After crossing a bridge, we reach the outskirts of the city and enter a park called Praza da Concordia. There’s a cool Santiago de Compostela sign and we get a picture with it, as well as admire a tall (maybe 50 feet high), modern sculpture/portal called Porta Itineris Sancti Lacobi. We walk through this gateway, which welcomes all pilgrims entering the city.
Passing a grocery store about a mile from the church, I go in for a bottle of champagne, prosecco, or cava. The thought is to pop a bottle and have a toast in the square to commemorate our achievement while looking at the cathedral. But the plan is thwarted when they don’t have any cold ones available (no vino frio), though I’ll buy a bottle that we can chill in our room later.
Soon we reach the covered passageway to the cathedral square, and J’Nell and I clasp hands. There is a guy playing bagpipes in the tunnel, and I catch my first glimpse of the hundreds of people in the plaza. I get a flash of strong emotion, and for a second feel some tears welling up. I am not expecting this, but even stranger is how quickly it stops. No tears come, but I instead experience an overwhelming feeling of contentment when I first see the majestic cathedral.
J’Nell and I walk step-by-step together right up to the church and touch it. This is a special moment.
I wondered how I would feel and react to finally reaching the end of the Camino, and I honestly had no idea what to expect. The night before in Lavacolla, I thought about it quite a bit. But in keeping with my mantra of having no expectations, I decided not to put any pressure on myself to inflate the moment. By the end, I came to think of it kind of like graduating high school or college.
The culminating moment of those achievements, getting the diploma and crossing the stage, is the ritual to symbolize what you’ve done. But what’s truly important is the knowledge you acquired, the experiences you had, and the totality of your life leading up to that point.
The Camino is the same for me. The nearly 500 miles of walking didn’t give me any revelations or even anything specific right now I could point to that changed me. At least not yet, maybe looking back months or years from now, I’ll notice it. But I can say with absolute conviction, the Camino has brought about positive change within me . . . even if I cannot define it.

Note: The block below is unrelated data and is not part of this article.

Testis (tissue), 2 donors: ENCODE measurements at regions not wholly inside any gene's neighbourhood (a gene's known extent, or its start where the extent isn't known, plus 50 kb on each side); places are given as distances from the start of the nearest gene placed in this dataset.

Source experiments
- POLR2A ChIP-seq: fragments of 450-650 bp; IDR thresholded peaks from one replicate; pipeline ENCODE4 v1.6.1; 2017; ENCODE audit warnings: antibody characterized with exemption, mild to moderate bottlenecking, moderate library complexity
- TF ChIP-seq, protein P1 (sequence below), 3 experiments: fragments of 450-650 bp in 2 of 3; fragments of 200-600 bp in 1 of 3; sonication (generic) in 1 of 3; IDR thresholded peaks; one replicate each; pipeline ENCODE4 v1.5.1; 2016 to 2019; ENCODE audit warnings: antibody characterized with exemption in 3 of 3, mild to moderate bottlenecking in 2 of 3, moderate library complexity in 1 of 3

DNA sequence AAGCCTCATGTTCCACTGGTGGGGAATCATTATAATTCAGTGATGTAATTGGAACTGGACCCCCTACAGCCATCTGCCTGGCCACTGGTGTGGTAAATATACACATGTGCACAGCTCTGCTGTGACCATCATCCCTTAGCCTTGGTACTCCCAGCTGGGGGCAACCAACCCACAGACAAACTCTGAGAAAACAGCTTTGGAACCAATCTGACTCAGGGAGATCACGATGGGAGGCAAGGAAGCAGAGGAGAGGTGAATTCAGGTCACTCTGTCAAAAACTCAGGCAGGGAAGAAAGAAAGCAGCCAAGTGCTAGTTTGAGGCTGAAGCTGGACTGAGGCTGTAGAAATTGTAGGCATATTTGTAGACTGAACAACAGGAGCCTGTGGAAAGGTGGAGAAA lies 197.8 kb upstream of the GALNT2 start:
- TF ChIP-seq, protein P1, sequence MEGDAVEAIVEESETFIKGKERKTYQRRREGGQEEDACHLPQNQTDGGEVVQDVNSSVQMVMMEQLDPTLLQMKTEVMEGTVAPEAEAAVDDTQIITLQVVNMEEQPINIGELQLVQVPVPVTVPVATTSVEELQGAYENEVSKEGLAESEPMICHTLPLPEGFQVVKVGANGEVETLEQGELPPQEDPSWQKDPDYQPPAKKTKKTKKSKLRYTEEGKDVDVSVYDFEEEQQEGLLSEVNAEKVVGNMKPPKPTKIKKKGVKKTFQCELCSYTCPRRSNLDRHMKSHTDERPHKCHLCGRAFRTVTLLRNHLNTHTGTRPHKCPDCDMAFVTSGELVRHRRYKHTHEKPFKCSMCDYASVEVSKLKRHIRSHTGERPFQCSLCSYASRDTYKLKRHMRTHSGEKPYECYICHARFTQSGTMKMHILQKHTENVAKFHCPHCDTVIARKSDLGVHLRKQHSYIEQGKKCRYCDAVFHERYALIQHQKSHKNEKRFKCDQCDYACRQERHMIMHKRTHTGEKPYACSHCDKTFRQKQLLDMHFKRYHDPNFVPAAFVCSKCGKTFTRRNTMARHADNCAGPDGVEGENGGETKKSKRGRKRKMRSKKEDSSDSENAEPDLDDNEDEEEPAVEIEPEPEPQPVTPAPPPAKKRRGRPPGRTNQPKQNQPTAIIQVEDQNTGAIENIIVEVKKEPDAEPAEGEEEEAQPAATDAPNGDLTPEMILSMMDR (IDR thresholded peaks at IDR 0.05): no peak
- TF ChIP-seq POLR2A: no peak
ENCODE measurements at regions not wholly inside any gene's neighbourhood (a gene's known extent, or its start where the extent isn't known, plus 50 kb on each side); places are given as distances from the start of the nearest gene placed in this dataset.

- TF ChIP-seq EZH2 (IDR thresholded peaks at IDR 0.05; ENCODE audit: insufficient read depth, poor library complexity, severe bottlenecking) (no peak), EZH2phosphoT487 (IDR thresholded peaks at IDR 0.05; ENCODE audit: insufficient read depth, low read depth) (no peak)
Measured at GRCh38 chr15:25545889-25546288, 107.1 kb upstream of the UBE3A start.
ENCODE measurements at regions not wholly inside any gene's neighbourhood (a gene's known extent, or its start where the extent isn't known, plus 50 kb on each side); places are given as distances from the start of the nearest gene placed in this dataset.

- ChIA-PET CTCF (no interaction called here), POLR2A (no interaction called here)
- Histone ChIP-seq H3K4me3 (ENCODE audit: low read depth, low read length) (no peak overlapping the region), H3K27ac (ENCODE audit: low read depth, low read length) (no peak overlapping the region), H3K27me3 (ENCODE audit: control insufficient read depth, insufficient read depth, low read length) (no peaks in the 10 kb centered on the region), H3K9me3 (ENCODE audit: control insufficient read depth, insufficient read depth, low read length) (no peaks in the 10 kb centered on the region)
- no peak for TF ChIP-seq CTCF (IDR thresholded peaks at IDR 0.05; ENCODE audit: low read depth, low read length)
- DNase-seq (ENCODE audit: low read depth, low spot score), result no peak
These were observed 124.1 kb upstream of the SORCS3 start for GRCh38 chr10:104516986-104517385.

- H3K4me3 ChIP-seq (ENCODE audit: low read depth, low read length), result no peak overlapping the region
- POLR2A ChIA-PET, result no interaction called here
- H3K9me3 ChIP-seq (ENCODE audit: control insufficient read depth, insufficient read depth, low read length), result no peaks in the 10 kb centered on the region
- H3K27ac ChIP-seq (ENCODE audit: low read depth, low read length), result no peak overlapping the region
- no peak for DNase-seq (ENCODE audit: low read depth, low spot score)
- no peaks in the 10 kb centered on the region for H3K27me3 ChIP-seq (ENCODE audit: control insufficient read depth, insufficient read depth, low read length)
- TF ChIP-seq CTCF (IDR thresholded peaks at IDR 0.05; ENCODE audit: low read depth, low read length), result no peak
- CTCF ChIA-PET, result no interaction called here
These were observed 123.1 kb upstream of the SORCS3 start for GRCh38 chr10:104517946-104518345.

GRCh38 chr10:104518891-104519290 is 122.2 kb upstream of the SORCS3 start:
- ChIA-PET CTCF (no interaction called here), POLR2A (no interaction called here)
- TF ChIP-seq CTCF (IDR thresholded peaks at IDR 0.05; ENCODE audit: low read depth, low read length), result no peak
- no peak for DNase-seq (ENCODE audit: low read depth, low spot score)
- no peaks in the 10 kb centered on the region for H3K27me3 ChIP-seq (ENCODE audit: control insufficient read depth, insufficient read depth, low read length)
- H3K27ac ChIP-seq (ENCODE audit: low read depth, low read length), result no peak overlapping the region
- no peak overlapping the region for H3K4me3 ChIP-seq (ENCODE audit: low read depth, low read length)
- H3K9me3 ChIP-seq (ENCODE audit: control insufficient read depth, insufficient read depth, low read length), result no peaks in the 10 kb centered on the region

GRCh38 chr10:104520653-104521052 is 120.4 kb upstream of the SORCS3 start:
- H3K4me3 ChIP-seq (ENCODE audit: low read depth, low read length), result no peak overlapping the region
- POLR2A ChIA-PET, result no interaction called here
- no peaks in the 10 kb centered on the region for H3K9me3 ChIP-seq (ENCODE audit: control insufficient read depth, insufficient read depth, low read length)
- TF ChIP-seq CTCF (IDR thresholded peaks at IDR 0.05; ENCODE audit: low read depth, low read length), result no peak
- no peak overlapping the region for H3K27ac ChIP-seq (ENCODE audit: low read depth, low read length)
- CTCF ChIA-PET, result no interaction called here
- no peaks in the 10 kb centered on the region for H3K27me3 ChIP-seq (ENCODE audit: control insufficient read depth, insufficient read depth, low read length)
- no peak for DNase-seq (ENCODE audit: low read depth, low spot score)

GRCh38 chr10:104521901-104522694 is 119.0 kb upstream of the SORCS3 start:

Having that deep conviction as I looked up at the cathedral was good enough for me. And getting that quick flash where some tears welled-up, even for a couple of seconds, was nice. It truly is all about the journey, not the ending.
We ended up seeing June from Australia in the square (and getting some selfies with her), and also run into Mattias as well later on in the day. We hope to see others we have met along with the way. But the best is that our friend Jeremy is there in to welcome us when we arrive at the cathedral!
He had charged onward after we saw him at the bar a few days ago, and got into town yesterday. The three of us chat, take some photos, and all touch the scallop shell in the square. We make plans to meet up with Jeremy later on, but now it’s a ten or so minute walk to the posh Palacio Del Carmen to ditch our backpacks and shower. We’ll be here three nights and the hotel is well worth the splurge.
We rendezvous with Jeremy for lunch, and he introduces us to Paul from Australia and Maria from Hungary. This turns into a bar crawl, and we decide to get our Compestelas (we originally thought we would do it tomorrow,) and head to the pilgrim’s office for our ticket. They have everything extremely organized there. Your ticket has a barcode, and you can go to their website on your phone to see when it’s your turn, instead of having to wait in line.
We take this opportunity to have dinner and celebratory cocktails across the street from the pilgrim’s office with Jeremy and Pedro, a really cool guy from Mexico he had been walking with. We are drinking these huge mugs of beers, and the table of fun Germans next to us show us how they tilt them up using your forearm as to take the strain off your wrist. We keep checking the website for when our numbers will be coming up, and keep on toasting.
And then Trevor walks in! So awesome to see him at the finish, and we will toast with him and all follow along with the ticket numbers on my phone. It is truly lucky that J’Nell and I get to share this special day with friends we’ve been walking with for a long time. Too bad our Meseta crew have all already gotten their Compestelas and have left town. It would also be great if Butterfly was here, but she’ll be reaching Santiago in the next couple days and we’ll get to celebrate with her then.
As happy and excited as I am to reach Santiago, in my heart I know this cannot be the end of our Camino. Going all the way to the ocean at Finisterra (or Fisterra in the local Galician language), has always been what I wanted to do. J’Nell at first isn’t quite in agreement, due in large part to the forecast that shows lots of rain ahead, but after spending a few days of not walking and exploring the town, she’s fully on board.
Can’t stop, won’t stop. Time to set out for the coast, and it will be four more days of backpacking. Our destination is what Medieval pilgrims called the End of the World.